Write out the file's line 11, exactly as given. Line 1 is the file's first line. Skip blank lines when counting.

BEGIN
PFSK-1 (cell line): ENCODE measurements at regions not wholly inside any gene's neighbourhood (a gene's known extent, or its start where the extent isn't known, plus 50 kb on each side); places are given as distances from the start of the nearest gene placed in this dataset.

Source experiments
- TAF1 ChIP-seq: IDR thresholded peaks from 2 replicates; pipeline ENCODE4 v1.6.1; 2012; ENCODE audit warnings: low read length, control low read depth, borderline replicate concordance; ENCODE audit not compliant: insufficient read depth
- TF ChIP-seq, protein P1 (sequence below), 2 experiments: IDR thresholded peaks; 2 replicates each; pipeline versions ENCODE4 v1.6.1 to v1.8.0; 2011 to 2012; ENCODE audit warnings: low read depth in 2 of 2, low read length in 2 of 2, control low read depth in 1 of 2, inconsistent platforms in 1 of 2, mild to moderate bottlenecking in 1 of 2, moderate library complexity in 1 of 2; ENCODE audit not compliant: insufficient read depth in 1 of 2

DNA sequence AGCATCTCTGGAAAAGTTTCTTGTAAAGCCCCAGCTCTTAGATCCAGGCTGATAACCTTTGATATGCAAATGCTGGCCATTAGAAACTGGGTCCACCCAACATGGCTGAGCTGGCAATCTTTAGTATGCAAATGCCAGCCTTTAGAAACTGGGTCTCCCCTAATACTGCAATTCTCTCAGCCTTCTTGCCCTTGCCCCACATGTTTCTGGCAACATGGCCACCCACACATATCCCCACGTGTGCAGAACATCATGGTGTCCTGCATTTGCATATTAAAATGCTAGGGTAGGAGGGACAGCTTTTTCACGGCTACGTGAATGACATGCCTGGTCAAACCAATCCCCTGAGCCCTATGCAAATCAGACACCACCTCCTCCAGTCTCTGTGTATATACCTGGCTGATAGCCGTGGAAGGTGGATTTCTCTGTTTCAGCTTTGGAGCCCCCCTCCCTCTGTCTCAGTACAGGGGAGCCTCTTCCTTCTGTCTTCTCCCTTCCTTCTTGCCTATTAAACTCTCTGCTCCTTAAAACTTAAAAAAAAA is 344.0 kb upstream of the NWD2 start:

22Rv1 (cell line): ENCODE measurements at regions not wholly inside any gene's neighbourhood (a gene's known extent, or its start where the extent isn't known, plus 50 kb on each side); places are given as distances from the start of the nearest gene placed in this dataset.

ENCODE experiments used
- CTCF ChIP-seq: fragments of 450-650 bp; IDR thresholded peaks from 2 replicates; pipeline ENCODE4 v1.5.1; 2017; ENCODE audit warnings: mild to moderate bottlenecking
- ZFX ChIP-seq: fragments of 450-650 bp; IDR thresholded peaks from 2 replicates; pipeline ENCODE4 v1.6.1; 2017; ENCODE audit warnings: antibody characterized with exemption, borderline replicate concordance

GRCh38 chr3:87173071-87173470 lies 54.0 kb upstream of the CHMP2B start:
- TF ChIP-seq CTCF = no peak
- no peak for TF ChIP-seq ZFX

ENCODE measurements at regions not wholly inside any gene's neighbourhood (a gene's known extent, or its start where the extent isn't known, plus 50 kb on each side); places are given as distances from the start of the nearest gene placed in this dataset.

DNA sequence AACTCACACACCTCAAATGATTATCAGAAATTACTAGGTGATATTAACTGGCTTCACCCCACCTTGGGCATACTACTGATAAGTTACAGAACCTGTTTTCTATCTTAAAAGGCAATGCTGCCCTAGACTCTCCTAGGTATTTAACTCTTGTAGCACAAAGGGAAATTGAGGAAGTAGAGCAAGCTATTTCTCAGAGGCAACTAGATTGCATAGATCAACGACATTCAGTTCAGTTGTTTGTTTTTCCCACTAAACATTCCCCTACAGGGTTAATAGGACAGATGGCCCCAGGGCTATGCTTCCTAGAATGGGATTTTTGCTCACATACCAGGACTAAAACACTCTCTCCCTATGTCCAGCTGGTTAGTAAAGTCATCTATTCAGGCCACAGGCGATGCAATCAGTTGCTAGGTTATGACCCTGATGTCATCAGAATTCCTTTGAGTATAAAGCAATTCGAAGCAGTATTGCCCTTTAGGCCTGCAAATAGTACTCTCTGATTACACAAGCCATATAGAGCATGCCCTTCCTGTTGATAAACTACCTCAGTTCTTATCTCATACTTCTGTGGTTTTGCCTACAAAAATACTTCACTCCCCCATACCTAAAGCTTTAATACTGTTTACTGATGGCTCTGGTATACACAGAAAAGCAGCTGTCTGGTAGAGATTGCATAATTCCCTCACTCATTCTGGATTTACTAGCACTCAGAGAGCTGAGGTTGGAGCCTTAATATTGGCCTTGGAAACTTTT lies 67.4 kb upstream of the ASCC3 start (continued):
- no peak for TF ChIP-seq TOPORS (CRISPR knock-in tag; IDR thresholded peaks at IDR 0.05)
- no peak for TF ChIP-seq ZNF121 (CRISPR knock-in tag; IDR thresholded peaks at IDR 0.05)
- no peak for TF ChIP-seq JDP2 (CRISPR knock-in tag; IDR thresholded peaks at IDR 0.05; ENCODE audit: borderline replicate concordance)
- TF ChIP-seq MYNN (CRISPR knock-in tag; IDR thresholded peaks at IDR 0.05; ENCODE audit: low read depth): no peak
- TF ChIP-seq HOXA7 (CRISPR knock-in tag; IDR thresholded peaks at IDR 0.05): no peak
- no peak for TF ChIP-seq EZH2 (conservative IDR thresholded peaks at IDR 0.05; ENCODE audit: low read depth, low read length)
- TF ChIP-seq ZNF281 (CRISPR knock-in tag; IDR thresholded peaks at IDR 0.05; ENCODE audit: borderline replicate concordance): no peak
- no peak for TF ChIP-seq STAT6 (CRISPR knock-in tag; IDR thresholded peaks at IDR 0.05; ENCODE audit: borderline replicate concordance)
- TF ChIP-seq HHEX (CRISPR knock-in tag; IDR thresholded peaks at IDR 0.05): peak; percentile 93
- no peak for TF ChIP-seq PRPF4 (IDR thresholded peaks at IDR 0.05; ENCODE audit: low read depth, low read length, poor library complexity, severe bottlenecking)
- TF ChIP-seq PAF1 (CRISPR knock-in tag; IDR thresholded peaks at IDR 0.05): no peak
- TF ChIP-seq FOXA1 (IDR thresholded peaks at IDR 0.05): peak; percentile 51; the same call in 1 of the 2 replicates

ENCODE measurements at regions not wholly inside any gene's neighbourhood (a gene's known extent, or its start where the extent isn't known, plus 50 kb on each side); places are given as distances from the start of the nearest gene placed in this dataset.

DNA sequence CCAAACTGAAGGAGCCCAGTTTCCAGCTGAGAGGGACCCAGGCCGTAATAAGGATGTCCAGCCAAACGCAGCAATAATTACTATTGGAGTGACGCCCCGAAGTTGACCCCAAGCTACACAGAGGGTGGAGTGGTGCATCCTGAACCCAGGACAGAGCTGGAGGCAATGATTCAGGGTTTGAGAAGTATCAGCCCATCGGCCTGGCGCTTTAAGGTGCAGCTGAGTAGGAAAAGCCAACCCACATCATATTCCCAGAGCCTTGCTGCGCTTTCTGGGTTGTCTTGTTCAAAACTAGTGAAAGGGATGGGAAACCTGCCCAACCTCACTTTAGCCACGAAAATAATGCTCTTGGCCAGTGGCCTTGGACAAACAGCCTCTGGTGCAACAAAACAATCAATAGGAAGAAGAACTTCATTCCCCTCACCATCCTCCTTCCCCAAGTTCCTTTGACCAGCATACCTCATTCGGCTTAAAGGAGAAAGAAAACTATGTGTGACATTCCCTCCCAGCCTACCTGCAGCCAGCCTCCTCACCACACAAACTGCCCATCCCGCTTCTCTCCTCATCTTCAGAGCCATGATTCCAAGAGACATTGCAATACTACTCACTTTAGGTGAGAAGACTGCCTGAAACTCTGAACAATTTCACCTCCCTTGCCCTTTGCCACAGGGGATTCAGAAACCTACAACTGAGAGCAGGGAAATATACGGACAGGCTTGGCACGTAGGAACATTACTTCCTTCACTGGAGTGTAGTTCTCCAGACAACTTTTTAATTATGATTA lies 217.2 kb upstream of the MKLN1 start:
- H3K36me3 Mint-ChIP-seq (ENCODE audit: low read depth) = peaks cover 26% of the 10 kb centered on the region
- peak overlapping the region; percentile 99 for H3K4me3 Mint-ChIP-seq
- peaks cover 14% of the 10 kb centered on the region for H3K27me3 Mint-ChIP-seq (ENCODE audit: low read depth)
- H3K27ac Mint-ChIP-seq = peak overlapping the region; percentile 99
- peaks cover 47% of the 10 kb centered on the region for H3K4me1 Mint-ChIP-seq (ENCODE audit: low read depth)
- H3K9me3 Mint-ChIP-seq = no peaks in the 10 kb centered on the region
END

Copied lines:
- TF ChIP-seq CTCF = no peak